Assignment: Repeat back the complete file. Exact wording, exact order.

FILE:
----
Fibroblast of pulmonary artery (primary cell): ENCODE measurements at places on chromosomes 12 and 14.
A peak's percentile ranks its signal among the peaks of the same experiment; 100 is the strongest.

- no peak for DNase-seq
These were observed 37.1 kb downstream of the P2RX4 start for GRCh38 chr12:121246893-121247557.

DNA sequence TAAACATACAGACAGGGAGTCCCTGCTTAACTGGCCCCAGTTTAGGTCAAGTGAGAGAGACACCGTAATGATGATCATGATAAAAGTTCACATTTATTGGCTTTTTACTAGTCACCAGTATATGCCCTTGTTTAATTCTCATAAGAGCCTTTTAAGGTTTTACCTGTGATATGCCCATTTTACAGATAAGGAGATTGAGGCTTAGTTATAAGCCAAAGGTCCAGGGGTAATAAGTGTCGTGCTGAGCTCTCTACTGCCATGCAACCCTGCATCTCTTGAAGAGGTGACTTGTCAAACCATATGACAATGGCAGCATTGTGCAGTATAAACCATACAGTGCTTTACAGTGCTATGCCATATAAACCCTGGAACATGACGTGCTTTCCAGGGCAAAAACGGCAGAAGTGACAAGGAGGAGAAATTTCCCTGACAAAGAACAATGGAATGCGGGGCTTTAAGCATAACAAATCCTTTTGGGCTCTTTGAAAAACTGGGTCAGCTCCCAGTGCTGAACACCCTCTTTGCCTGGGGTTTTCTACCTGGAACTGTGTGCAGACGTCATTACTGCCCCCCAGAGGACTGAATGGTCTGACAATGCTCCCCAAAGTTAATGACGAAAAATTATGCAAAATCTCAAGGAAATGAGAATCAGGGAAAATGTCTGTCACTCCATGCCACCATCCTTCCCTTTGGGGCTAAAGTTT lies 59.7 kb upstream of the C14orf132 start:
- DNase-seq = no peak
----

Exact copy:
Fibroblast of pulmonary artery (primary cell): ENCODE measurements at places on chromosomes 12 and 14.
A peak's percentile ranks its signal among the peaks of the same experiment; 100 is the strongest.

- no peak for DNase-seq
These were observed 37.1 kb downstream of the P2RX4 start for GRCh38 chr12:121246893-121247557.

DNA sequence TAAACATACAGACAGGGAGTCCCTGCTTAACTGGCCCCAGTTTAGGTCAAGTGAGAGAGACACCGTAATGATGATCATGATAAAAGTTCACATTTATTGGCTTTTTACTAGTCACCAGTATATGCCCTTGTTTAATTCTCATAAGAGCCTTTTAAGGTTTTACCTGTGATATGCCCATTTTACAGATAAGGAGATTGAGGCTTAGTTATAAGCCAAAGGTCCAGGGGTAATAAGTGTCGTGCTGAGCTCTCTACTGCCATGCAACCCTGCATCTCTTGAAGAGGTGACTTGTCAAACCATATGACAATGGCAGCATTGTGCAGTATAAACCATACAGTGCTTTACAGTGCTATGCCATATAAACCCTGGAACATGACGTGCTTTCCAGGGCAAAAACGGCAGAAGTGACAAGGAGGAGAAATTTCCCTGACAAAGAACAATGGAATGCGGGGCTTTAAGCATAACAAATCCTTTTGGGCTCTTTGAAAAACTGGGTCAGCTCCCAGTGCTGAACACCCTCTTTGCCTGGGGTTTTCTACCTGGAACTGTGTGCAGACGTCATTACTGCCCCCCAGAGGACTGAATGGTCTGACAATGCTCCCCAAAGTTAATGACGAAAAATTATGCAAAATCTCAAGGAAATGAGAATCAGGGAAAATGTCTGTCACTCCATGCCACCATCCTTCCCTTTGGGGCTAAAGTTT lies 59.7 kb upstream of the C14orf132 start:
- DNase-seq = no peak